What are the implications of these revisions for monetary policy and Fed communications? Over the past couple of years, FOMC participants have often signaled that they expected repeated increases in the federal funds rate as the economic recovery continued. In fact, the policy rate has been increased only once, in December 2015, and market participants now appear to expect few if any additional rate rises in coming quarters

    1. 2016 Nobel Prize in economics goes to Professors Oliver Hart and Bengt Holmström for their work on contract theory, including incentive structures.

      Incentives in the form of bonuses and buybacks have destroyed the current system . It doesn’t really matter what the latest formula is. It is the same problem as 90 years ago

      “They were careless people, Tom and Daisy- they smashed up things and creatures and then retreated back into their money or their vast carelessness or whatever it was that kept them together, and let other people clean up the mess they had made.”

      ― F. Scott Fitzgerald, The Great Gatsby

  6. “Who are these guys?”

    Oliver Hart and Bengt Holmstrom Win Nobel in Economics for Work on Contracts.

  7. There have been 63 US and British winners of 78 prizes including today’s (some of the Americans have been naturalised.)
    Germany has had 1 winner and Amartya Sen is the only Indian winner. He has both been educated and worked in the UK and US. Norway/Sweden has had 5.

    Civilisation has haltingly developed through experience, innovation, wisdom and common sense. I haven’t looked at why today’s winners have made a seminal contribution through their research on contract theory but let’s not forget, in the advancement of knowledge, there are unsung heroes in part of the world which will never produce a Nobel winner in Stockholm compared with Oslo!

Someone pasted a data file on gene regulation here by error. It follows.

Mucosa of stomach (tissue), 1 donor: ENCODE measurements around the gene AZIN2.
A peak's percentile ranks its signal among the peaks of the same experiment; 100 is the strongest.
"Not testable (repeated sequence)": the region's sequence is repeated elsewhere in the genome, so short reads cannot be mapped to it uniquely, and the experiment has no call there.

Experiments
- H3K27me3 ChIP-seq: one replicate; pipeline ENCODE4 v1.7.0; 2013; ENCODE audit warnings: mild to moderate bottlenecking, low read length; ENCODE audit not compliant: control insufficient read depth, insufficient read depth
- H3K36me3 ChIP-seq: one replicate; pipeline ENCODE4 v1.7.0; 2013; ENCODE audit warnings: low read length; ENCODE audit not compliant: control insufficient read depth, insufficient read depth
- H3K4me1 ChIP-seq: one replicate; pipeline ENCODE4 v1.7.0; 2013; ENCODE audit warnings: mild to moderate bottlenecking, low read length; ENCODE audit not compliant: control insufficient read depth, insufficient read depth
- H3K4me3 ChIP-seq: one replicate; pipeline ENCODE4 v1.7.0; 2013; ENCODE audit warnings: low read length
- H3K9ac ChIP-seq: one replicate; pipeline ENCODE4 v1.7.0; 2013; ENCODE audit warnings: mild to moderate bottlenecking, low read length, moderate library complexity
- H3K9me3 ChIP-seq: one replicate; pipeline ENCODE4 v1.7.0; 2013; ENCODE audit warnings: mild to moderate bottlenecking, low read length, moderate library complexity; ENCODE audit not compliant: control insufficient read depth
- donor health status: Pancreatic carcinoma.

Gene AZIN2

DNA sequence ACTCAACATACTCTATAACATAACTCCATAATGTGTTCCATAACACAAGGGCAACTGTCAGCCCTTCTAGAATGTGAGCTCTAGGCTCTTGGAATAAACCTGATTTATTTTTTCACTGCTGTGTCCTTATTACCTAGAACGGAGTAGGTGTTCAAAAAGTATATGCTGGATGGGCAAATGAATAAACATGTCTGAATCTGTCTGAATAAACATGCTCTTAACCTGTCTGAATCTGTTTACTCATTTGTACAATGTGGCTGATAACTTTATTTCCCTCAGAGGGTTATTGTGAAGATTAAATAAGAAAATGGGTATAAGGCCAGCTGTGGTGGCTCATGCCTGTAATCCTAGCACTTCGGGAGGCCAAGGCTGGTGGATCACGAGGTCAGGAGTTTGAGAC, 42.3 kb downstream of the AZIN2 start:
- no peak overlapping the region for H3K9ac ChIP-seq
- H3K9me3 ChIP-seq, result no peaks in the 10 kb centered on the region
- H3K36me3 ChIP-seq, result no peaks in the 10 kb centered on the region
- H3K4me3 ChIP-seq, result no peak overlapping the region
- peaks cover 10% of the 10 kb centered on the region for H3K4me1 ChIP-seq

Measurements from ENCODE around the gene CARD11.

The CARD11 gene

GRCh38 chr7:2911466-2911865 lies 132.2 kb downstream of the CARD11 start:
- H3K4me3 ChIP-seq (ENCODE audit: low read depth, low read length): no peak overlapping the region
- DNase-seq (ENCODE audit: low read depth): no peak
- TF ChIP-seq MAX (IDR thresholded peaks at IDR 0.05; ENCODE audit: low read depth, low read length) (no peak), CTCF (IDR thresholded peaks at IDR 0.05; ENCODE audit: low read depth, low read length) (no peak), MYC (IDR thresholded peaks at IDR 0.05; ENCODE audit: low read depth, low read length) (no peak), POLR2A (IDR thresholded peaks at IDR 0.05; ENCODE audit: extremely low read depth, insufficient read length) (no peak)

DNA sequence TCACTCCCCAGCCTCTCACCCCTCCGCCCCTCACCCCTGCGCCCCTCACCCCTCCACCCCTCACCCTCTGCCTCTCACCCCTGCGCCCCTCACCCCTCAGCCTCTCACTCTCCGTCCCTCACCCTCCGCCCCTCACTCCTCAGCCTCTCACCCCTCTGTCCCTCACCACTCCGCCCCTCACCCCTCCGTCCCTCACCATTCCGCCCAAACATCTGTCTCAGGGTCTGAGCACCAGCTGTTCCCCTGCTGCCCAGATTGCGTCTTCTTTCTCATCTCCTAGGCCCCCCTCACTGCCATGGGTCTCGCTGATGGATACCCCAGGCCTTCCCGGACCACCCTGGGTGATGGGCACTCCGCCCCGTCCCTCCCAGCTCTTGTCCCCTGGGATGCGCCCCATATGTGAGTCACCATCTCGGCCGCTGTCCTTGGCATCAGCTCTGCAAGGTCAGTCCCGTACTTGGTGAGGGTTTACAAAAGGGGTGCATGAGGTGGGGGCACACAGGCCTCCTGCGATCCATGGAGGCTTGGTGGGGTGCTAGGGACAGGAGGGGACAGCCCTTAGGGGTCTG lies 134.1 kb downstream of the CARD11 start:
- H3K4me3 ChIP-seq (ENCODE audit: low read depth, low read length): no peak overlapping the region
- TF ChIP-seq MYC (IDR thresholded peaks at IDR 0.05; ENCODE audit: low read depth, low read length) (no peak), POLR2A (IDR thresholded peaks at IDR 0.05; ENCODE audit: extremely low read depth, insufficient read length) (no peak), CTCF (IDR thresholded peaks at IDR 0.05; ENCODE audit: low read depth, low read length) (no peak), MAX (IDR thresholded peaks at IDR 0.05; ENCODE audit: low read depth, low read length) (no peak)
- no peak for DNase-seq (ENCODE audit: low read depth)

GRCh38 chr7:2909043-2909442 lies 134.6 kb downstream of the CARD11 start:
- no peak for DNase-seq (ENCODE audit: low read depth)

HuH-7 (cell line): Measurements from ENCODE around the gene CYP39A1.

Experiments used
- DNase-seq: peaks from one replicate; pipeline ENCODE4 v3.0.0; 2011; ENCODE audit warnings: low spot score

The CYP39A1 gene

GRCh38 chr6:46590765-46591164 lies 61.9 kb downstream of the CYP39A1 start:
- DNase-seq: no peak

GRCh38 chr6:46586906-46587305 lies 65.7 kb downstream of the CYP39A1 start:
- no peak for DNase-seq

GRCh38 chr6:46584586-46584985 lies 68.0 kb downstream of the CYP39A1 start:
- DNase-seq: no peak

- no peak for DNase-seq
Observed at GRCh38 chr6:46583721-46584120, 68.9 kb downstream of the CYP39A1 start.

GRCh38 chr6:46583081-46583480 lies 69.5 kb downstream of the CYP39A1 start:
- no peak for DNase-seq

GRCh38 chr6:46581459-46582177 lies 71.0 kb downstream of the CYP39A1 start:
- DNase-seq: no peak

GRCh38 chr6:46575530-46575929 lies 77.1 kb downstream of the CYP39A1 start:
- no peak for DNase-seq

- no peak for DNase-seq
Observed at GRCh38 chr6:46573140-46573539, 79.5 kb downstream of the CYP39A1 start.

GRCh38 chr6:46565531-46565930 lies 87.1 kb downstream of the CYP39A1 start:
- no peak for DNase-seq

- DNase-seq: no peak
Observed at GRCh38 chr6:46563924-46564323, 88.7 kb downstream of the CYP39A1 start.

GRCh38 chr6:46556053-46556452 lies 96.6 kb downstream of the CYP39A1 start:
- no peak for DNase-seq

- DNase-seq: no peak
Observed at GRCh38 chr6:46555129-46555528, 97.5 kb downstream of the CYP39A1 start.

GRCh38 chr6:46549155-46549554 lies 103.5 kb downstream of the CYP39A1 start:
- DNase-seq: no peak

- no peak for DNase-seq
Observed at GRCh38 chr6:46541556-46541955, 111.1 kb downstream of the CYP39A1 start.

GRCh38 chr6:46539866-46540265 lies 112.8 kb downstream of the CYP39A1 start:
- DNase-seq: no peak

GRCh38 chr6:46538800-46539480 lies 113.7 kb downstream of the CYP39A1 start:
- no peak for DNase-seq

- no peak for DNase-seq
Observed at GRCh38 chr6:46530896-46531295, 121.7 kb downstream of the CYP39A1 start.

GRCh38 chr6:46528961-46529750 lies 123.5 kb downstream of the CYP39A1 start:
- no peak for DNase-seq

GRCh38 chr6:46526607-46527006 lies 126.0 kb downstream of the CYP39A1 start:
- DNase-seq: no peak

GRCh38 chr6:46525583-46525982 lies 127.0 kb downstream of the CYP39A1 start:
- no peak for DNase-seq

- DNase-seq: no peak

Why no Irish one since 1968?

      1. @ brianmlucey

        A Finn winning yesterday was hardly a black swan event!

        Christopher Pissarides 2010; Robert Aumann 2005; Daniel Kahneman 2002; W. Arthur Lewis 1979 and, maybe Friedrich Hayek 1974? There are other winners from small countries.

        Two Trinity grads have won science Nobels even though Ireland lacks a tradition in science, and of course over 48 years the chances are not high.

        However, we do have some advantages: Native English speaking, long a part of the Anglo-Saxon world, and no culture shock in moving to the UK or US!

  8. I’m not convinced about this asserted conflict between the promotion of markets and social democracy as, for example, set out here in quite a polemical manner by Avner Offer: